Peer Reviewed/Refereed Publication
ACS Applied Polymer Materials
Jesse D. Jones College of Science, Engineering and Technology
A series of 1,2,3-triazolium-functionalized cellulose derivatives were prepared using an azide–alkyne “click” cyclization strategy, followed by quaternization. As cellulose represents an inexpensive and sustainable biomacromolecule, the ability to functionalize the backbone with an ionic liquid and generate conductive materials is of great interest. Here, three different counteranions ([Br], [OTf], and [NTf2]) were employed to explore the interplay between thermal, conductive, and morphological properties using a diverse set of techniques including nuclear magnetic resonance (NMR), Fourier transform infrared spectroscopy (FTIR), thermal gravimetric analysis (TGA), differential scanning calorimetry (DSC), X-ray scattering, and dielectric relaxation spectroscopy (DRS). Functionalization of native cellulose resulted in the observation of a Tg, the values of which were inversely related to the size of the counteranion. Morphological analysis of the derivatives indicated that the materials were amorphous in nature, showing a clear nanophase separation dependent on the type of anion. By simply quaternizing the 1,2,3-triazole ring to produce the corresponding ionic moiety, the ionic conductivity of the material was increased by ∼6 orders of magnitude at higher temperatures as compared to the native samples. Ionic conductivity was observed to have an Arrhenius (linear) behavior and was enhanced up to 4 orders of magnitude upon exposure to humidity. The results provided evidence to suggest that the thermal and ionic conductivity properties are dependent on anion basicity and hydration.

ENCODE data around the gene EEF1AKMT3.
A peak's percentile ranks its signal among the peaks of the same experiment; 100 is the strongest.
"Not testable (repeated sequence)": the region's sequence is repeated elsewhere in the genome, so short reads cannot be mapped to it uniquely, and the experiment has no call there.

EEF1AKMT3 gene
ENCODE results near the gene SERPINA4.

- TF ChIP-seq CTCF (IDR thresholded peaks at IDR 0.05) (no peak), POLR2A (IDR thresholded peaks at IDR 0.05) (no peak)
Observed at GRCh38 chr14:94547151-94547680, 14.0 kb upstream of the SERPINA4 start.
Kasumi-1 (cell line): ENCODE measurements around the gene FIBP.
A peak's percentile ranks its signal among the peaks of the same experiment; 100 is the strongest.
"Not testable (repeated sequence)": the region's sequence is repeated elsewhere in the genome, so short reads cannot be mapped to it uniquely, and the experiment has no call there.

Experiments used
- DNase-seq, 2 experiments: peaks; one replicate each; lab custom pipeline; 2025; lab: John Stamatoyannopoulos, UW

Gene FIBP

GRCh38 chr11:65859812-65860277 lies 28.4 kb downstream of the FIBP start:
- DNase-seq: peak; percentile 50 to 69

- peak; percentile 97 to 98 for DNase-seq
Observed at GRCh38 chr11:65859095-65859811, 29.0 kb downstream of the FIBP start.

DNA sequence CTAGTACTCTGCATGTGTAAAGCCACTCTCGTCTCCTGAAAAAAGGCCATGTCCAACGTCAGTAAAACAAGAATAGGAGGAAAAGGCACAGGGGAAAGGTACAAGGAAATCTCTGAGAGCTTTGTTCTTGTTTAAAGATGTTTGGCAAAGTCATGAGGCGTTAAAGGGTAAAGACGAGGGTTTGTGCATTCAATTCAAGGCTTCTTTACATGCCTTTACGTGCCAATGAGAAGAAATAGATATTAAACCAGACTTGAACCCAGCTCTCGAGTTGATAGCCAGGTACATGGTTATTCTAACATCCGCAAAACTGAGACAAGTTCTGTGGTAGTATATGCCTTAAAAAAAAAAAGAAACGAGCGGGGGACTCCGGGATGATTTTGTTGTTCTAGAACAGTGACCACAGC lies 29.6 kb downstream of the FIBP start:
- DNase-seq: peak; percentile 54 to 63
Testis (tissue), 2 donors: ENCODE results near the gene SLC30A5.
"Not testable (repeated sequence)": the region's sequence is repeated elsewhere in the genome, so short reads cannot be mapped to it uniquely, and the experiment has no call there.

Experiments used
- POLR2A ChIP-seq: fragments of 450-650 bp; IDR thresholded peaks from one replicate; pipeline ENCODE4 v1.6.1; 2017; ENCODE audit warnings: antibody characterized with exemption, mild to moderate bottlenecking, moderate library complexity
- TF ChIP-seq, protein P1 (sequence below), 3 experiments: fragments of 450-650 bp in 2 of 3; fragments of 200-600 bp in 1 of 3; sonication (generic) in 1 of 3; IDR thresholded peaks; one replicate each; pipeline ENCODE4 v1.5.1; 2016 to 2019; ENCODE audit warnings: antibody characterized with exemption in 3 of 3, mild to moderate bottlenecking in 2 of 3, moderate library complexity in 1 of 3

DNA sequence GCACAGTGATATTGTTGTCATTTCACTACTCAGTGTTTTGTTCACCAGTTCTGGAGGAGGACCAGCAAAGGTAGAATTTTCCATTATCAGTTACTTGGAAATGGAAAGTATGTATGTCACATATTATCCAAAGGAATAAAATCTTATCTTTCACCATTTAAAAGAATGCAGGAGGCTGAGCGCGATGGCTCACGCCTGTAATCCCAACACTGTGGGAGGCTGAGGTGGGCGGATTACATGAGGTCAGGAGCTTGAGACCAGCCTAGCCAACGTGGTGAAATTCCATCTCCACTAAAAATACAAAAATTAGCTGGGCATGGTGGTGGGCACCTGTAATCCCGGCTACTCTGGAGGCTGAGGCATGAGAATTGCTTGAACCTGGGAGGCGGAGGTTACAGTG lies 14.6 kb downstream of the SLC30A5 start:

Miller, R. J., Smith, V. M., Love, S. A., Byron, S. M., la Cruz, D. S. D., & Miller, K. M. (2021). Synthesis and Evaluation of Cellulose-Based, 1, 2, 3-Triazolium-Functionalized Polymerized Ionic Liquids: Thermal Transitions, Ionic Conductivities, and Morphological Properties. ACS Applied Polymer Materials, 3(2), 1097-1106.